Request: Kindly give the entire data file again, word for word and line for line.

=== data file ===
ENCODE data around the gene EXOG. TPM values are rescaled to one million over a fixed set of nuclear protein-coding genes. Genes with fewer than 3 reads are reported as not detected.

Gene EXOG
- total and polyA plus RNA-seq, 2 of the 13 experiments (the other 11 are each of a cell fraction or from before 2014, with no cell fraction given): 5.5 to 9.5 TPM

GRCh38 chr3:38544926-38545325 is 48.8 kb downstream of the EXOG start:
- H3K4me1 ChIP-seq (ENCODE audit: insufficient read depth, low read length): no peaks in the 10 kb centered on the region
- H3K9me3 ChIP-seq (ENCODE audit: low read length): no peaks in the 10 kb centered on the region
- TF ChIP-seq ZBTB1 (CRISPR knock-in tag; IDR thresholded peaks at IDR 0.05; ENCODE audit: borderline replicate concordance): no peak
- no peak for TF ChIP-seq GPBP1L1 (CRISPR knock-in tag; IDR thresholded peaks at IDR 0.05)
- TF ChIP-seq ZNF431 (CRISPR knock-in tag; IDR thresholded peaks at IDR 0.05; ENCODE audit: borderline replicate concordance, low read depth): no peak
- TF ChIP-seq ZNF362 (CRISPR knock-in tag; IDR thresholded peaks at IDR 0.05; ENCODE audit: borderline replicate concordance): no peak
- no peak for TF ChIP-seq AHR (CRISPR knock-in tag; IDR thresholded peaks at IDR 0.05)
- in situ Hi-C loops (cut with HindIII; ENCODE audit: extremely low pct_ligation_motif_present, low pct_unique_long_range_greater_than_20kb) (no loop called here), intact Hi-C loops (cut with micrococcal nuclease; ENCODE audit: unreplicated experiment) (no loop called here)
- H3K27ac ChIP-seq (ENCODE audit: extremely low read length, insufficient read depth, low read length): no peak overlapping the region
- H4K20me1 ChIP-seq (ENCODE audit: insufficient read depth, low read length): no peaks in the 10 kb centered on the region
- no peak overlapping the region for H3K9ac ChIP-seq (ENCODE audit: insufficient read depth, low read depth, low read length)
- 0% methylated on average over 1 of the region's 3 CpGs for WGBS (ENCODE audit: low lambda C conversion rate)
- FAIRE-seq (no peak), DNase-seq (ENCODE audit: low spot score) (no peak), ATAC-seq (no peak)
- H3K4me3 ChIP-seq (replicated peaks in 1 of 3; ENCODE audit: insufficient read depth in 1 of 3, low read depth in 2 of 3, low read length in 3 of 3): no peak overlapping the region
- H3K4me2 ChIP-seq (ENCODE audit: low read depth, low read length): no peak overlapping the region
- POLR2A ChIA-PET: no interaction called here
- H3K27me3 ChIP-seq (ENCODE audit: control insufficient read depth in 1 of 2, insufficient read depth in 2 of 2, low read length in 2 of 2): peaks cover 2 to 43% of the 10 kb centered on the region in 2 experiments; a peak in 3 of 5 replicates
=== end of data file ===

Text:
ENCODE data around the gene EXOG. TPM values are rescaled to one million over a fixed set of nuclear protein-coding genes. Genes with fewer than 3 reads are reported as not detected.

Gene EXOG
- total and polyA plus RNA-seq, 2 of the 13 experiments (the other 11 are each of a cell fraction or from before 2014, with no cell fraction given): 5.5 to 9.5 TPM

GRCh38 chr3:38544926-38545325 is 48.8 kb downstream of the EXOG start:
- H3K4me1 ChIP-seq (ENCODE audit: insufficient read depth, low read length): no peaks in the 10 kb centered on the region
- H3K9me3 ChIP-seq (ENCODE audit: low read length): no peaks in the 10 kb centered on the region
- TF ChIP-seq ZBTB1 (CRISPR knock-in tag; IDR thresholded peaks at IDR 0.05; ENCODE audit: borderline replicate concordance): no peak
- no peak for TF ChIP-seq GPBP1L1 (CRISPR knock-in tag; IDR thresholded peaks at IDR 0.05)
- TF ChIP-seq ZNF431 (CRISPR knock-in tag; IDR thresholded peaks at IDR 0.05; ENCODE audit: borderline replicate concordance, low read depth): no peak
- TF ChIP-seq ZNF362 (CRISPR knock-in tag; IDR thresholded peaks at IDR 0.05; ENCODE audit: borderline replicate concordance): no peak
- no peak for TF ChIP-seq AHR (CRISPR knock-in tag; IDR thresholded peaks at IDR 0.05)
- in situ Hi-C loops (cut with HindIII; ENCODE audit: extremely low pct_ligation_motif_present, low pct_unique_long_range_greater_than_20kb) (no loop called here), intact Hi-C loops (cut with micrococcal nuclease; ENCODE audit: unreplicated experiment) (no loop called here)
- H3K27ac ChIP-seq (ENCODE audit: extremely low read length, insufficient read depth, low read length): no peak overlapping the region
- H4K20me1 ChIP-seq (ENCODE audit: insufficient read depth, low read length): no peaks in the 10 kb centered on the region
- no peak overlapping the region for H3K9ac ChIP-seq (ENCODE audit: insufficient read depth, low read depth, low read length)
- 0% methylated on average over 1 of the region's 3 CpGs for WGBS (ENCODE audit: low lambda C conversion rate)
- FAIRE-seq (no peak), DNase-seq (ENCODE audit: low spot score) (no peak), ATAC-seq (no peak)
- H3K4me3 ChIP-seq (replicated peaks in 1 of 3; ENCODE audit: insufficient read depth in 1 of 3, low read depth in 2 of 3, low read length in 3 of 3): no peak overlapping the region
- H3K4me2 ChIP-seq (ENCODE audit: low read depth, low read length): no peak overlapping the region
- POLR2A ChIA-PET: no interaction called here
- H3K27me3 ChIP-seq (ENCODE audit: control insufficient read depth in 1 of 2, insufficient read depth in 2 of 2, low read length in 2 of 2): peaks cover 2 to 43% of the 10 kb centered on the region in 2 experiments; a peak in 3 of 5 replicates